The way around this is to use band pass or high pass EQ in the sidechain betwen the kick and the compressor to remove the low end of the kick (only ion the side chain, not in the mix) - I often tune this filter to as high as 800Hz or so so that the compressor is mostly driven off the kick atttack/beater rather than its fundamental, so it can recover very quickly. Then I pull the threshold right down way below the lowest apparent level of the kick and set ratio to somewhere between 4:1 and 10:1, make the attack fast (to start with). This has the effect of making the compressor clamp down very hard on the bass, but also recover very quickly. So now tune the release/knee etc to get the recovery curve you need so it grooves.

Next up, tune the attack - maybe you dont want the bass hit hard immediatley - a slower attach will do that - if you tweak the attack, you will also need to tweak the release and knee curve and ratio (if knee adjustment is available).

Try different style compressors as well and even two compressors in series if you aint getting enough out of one. Generally if I want to kill a coincident bass completely, then I want a fast attack peak sensitive compressor, otherwise I might want something that average level sensitive or even old opto-coupled type response.

You might want to shape the dynamics of the bass as well. Often I want the bass quite powerful when it comes back up (as much of the high frequency attack energy in the bass has decayed by then), but by the then the original sound has decayed quite a bit, so might stick an insert compressor on the bass to reshape it a bit so its decay stage is much higher (Fast attack, medium release tuned to the tempo/decay phase to pull it up).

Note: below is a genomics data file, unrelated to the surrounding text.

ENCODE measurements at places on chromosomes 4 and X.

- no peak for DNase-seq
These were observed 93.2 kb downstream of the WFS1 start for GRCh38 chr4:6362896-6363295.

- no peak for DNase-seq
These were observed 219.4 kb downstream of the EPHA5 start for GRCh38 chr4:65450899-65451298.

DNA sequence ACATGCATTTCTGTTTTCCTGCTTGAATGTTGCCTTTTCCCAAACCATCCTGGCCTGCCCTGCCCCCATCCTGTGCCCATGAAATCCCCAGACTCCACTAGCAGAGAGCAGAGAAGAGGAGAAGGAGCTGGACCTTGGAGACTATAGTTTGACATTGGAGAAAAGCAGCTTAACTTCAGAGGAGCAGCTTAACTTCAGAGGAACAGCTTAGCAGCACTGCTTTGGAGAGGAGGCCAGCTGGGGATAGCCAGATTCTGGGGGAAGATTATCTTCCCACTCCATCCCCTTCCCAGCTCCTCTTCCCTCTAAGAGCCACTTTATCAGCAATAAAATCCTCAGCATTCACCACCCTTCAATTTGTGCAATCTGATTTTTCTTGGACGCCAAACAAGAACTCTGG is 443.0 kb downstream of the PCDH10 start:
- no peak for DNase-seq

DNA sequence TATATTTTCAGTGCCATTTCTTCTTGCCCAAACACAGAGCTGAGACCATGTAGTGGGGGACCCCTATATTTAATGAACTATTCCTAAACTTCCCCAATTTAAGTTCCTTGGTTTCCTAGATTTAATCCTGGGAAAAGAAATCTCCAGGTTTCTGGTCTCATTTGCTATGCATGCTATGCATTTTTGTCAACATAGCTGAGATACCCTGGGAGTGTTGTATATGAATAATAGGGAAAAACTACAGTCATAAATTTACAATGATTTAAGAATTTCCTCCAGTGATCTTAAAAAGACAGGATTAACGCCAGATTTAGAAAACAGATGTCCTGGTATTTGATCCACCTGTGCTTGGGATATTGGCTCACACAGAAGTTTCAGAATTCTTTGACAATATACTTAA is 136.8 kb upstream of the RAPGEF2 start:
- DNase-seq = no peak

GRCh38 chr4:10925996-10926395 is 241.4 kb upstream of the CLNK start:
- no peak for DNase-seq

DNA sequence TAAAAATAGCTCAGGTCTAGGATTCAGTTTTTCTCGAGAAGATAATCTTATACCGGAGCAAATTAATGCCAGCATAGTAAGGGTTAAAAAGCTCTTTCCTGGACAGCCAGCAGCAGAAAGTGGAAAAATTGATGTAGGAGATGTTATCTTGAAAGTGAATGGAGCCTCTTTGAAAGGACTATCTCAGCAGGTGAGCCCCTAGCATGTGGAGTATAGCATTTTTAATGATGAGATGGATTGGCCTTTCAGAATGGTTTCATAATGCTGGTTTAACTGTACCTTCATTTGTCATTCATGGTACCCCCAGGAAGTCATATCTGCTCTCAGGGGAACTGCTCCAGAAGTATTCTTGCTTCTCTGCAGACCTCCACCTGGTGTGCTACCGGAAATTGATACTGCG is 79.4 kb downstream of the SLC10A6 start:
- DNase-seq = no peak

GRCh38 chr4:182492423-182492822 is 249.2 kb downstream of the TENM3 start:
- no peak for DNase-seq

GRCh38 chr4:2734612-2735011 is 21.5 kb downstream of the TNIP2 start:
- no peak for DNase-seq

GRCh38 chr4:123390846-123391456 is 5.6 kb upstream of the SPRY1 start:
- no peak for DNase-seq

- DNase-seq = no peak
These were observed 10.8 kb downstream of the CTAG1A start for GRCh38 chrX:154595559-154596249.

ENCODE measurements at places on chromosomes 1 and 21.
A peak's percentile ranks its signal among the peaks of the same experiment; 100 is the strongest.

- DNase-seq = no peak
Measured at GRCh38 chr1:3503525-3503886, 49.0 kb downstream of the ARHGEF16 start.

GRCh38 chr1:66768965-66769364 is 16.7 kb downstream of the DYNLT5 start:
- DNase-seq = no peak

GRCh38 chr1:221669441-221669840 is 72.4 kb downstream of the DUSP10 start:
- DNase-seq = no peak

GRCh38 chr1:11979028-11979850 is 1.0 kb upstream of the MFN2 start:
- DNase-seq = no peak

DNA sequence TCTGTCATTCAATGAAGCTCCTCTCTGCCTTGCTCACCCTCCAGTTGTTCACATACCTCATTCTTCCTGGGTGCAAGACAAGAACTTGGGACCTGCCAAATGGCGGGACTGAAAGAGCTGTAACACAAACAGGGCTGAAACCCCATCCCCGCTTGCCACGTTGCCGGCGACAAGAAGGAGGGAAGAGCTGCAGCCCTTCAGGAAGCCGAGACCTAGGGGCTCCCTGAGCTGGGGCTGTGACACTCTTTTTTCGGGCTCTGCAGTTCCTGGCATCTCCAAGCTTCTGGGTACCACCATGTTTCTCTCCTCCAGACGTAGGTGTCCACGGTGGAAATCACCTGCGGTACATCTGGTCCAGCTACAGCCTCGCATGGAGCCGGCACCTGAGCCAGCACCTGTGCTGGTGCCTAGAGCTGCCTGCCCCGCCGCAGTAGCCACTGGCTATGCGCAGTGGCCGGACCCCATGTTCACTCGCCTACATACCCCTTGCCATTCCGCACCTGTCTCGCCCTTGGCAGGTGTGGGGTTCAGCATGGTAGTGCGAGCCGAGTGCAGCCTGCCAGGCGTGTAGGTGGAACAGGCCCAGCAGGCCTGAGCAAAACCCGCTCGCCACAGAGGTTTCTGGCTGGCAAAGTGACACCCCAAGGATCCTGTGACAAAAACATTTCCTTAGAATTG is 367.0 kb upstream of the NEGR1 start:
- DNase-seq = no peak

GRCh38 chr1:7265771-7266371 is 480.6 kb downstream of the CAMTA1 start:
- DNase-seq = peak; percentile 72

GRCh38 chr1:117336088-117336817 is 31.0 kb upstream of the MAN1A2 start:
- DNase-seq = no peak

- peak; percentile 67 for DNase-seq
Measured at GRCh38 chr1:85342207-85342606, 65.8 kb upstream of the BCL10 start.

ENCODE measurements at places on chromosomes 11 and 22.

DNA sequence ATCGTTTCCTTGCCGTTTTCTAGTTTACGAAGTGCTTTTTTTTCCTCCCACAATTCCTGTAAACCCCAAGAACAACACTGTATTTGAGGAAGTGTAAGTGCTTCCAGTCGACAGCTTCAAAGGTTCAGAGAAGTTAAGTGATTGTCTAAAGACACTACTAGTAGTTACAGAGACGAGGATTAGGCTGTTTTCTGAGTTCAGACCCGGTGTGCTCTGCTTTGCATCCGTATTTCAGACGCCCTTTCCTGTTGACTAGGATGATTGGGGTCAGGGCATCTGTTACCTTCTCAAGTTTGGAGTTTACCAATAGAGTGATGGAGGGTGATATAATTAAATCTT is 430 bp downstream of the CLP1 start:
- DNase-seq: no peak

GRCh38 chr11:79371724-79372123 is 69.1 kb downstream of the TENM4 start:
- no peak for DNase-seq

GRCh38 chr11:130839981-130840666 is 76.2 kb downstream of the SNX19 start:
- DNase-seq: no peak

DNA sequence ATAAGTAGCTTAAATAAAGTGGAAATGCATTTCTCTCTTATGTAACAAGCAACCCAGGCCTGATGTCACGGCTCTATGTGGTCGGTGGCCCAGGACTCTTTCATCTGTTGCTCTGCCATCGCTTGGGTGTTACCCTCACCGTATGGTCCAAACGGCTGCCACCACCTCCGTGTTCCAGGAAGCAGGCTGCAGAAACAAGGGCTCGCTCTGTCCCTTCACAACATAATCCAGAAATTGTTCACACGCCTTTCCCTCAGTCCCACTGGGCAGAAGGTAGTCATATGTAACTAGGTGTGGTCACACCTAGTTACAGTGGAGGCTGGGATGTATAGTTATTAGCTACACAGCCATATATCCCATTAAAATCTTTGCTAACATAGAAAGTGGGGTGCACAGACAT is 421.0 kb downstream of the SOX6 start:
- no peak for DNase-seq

There is some advanced thing you can do if you can find a multiband, sidechainable compressor. If you cant, then there are tricks with filttering, phase reveral to get cancelation to acheive the same result that work extremely well in many common DAW EEQ+compressor combo., for example, with soft deep house type bassline and an 808 style kick, I often want the attack of the kick prominant, but the decay of the kick fundamental allmost replaced by the decay of the bass fundamental, kind of makes the kick allmost melodic - a sidechain multiband can do this by using the bass to pump the kick, but only in lowest freqencies (<100Hz for eg), leaving the rest intact, as well as in combination with a regular kick pumping type routing to make sure the kick attack dominates over the bass attack.

You probably wouldnt want to mix a rock track like this, but works well for the common house/trance kick/bass mixing.
Nothing to see here... Move along!
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Last edited by Khazul; 18th January 2011 at 02:03 PM. . <
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Old 18th January 2011 , 12:07 PM
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Join Date: May 2008
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The useful stuff continues (nice one Khazul), as does the 'stickie'ng'
and PS, moved to 'Technique' category
"The light that burns twice as bright burns half as long.."